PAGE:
Agile and lean thinking are starting to produce good results, not only in the world of start-ups, but also in IT environments in established organisations. But more value can be created, and more waste eliminated, by bringing lean principles to the business and to the business analysis profession. There are lots of great resources available online. In this post, I gathered some material that inspired me.
When you are working in a start-up with a small number of people, you can take decisions quickly, independent of existing products or services, strategies, organisational structures and so on. That’s one of the advantages of being “two kids in a garage”. In theory, you could simulate such an environment in an established organisation. In reality, it proofs difficult to keep corporate interference out of the way.
The BA conference 2016: Transforming Ideas into Action. Far too much inspiration to wrap up in a short blog, but still, here are some of my takeaways.
Sometimes, it only takes twenty seconds of insane courage to get what we want. The courage to simply ask for it. Want to be involved during project initiation and not just execution? Ask. Want to try a new technique or approach your stakeholders are not used to? Do it and see what happens.
As technology keeps evolving, the opportunities for making your customers’ lifes better keep growing. Making things easier, faster, simpler, cheaper, or exceeding expectations more regularly, digitalisation makes it possible. Sounds pretty straightforward, but in reality, this proves to be rather challenging. It requires organisations to question their approach and shift from inside-out to outside-in thinking.
Let me share some examples with you.
While spending some time in Rio for facilitating a business case training, I got to see quite a lot of surfers (mostly before work hours, mind you). At the same time, I came across a video about the Samsung Galaxy Surfboard. The video shows a surfboard with a LED display, enabling the surfer to check weather and water conditions, like the frequency of waves, and to receive text messages. It’s a nice example of how technology can be integrated in just about any aspect of our life.
This demonstrates how digital transformation is blending online and offline worlds, or analog and digital worlds, into a single human experience. It shows how technology has become a powerful enabler for improving our lives. But technology still is just that: an enabler.
An important task for any BA is finding out why. Why do we need this project? Why do we need this requirement? Without understanding the why (the rationale), there is a significant risk of building the wrong solution or implementing features in an ineffective way.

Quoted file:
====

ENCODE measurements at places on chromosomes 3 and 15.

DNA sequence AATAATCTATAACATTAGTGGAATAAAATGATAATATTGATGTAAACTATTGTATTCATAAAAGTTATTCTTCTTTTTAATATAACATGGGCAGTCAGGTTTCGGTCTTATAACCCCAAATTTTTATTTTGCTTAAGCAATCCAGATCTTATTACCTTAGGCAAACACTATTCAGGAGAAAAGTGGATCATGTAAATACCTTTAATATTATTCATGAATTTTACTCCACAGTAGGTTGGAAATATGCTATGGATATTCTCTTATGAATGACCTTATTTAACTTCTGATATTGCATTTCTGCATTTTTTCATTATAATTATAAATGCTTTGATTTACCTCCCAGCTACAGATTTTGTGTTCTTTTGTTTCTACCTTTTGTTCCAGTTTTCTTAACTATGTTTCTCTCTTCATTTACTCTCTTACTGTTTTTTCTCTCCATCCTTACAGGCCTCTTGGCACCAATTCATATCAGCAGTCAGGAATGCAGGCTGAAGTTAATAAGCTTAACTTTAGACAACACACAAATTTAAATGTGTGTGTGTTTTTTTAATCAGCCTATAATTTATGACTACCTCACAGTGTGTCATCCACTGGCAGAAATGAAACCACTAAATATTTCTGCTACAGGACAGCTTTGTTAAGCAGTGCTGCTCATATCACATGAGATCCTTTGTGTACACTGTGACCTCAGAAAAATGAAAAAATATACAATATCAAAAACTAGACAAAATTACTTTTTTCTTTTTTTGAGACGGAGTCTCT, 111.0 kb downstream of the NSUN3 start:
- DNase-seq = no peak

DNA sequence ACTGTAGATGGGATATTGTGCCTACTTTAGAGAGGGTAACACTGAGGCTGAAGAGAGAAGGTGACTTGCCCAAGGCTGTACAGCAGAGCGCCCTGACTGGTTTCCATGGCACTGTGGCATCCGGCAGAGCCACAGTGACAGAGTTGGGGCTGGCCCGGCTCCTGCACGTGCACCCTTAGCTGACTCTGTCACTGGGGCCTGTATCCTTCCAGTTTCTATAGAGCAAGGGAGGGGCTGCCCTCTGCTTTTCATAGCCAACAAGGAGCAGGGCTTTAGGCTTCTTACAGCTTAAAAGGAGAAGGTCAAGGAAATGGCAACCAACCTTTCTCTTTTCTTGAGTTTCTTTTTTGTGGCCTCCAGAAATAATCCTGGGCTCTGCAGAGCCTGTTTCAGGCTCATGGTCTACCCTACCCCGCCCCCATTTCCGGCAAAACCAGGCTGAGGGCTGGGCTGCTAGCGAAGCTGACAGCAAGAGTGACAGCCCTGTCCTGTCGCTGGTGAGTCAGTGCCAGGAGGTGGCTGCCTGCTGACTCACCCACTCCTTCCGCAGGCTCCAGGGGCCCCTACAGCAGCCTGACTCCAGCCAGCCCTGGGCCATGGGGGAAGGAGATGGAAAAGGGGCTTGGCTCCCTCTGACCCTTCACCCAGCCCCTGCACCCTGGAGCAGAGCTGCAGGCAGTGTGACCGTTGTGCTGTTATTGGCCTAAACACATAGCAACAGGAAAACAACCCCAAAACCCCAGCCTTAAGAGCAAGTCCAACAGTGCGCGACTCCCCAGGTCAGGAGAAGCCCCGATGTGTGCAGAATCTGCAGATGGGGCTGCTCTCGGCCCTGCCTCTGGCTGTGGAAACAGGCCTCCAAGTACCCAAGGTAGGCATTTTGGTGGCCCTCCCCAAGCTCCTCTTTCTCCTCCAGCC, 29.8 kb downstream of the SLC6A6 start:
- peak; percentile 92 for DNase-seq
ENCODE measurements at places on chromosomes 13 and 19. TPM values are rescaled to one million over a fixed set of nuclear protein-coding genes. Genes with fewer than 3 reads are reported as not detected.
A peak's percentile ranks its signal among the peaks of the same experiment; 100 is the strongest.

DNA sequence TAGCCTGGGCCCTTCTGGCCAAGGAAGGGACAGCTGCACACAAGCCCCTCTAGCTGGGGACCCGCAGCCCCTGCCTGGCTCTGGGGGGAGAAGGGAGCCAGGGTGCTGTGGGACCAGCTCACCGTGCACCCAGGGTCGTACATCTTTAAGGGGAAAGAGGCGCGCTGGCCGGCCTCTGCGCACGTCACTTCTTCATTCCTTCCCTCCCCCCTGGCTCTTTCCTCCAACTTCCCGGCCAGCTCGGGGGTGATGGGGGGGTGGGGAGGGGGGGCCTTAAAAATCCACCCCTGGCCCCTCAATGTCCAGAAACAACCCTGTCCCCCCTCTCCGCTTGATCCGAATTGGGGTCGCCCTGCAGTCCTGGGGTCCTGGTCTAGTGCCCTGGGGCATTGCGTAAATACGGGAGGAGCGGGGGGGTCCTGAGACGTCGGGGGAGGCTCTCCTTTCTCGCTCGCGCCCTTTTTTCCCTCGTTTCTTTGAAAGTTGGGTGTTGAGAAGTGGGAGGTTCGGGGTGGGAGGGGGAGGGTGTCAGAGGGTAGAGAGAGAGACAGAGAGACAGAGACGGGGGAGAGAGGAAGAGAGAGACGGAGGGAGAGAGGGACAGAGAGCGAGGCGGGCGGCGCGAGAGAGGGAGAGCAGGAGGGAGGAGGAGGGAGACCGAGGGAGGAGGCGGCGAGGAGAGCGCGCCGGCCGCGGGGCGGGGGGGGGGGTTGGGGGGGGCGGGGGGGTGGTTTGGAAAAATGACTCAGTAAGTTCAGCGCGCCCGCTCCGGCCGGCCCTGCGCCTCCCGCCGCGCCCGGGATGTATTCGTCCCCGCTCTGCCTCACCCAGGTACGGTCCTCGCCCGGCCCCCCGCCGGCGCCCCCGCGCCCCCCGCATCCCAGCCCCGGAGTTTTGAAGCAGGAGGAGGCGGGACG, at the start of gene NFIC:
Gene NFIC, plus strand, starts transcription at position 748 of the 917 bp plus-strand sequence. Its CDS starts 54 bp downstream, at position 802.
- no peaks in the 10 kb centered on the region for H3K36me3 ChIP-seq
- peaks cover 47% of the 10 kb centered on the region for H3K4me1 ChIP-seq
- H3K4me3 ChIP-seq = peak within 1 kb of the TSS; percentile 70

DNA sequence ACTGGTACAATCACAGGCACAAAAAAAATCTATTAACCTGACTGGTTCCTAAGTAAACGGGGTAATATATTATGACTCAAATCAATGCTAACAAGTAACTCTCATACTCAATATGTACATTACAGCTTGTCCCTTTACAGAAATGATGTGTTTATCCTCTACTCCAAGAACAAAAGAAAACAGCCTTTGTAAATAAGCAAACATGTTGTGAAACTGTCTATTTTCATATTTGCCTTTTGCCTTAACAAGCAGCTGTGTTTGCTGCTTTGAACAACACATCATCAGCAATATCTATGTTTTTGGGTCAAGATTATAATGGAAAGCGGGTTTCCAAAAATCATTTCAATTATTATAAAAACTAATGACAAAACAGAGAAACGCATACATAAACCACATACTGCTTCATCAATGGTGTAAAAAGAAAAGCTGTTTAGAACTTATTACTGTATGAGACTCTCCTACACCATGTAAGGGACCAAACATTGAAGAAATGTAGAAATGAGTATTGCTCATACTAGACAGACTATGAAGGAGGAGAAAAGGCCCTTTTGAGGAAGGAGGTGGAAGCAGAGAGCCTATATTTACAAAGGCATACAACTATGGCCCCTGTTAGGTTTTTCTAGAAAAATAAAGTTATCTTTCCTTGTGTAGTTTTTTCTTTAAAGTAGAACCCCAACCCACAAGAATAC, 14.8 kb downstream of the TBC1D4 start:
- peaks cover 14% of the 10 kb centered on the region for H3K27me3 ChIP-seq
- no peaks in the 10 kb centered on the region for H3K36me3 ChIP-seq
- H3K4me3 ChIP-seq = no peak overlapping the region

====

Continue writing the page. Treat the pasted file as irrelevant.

Saying no to strategies, projects and requirements, is a quick and fun technique to uncover a stakeholder’s reasoning and increase your understanding of the project and proposed solution.
Business stakeholders want projects to deliver fast. They often come to the project team with a clear view of the solution, expecting a quick start and not leaving much room or time for challenging and proposing alternatives. However, this mind set carries with it an important risk: blindly building the proposed solution does not guarantee business value.
Remember the last time you’ve made a non trivial purchase, like a fridge, a smartphone or a new car. Would you be comfortable if you were given only one fridge, smartphone or car to choose from? Probably not. However, in business, we often tend to stick to the first solution that comes to mind, even though the investment is typically much bigger.
What role can alternatives play when defining and implementing business changes?
I remember some legendary tennis matches from my childhood. Matches between top players like John McEnroe, Ivan Lendl, Boris Becker. But most of all, it was Andre Agassi that kept me hooked on TV. Apart from being a great tennis player, he had some rock star allure, was funny at the right times, was just enough underdog to earn extra sympathy points and he made an impressive comeback. So when he’s interviewed by HBR, I’m all ears. And he has some interesting life lessons to share.
Take a minute to think about your latest change project. Did you achieve the goals of the project? Can you actually, honestly tell? If not, you’re not alone. Most projects fail to specify concrete, falsifiable goals. Goals that allow you to check whether you have achieved them or not.
Why is this, and how can we improve?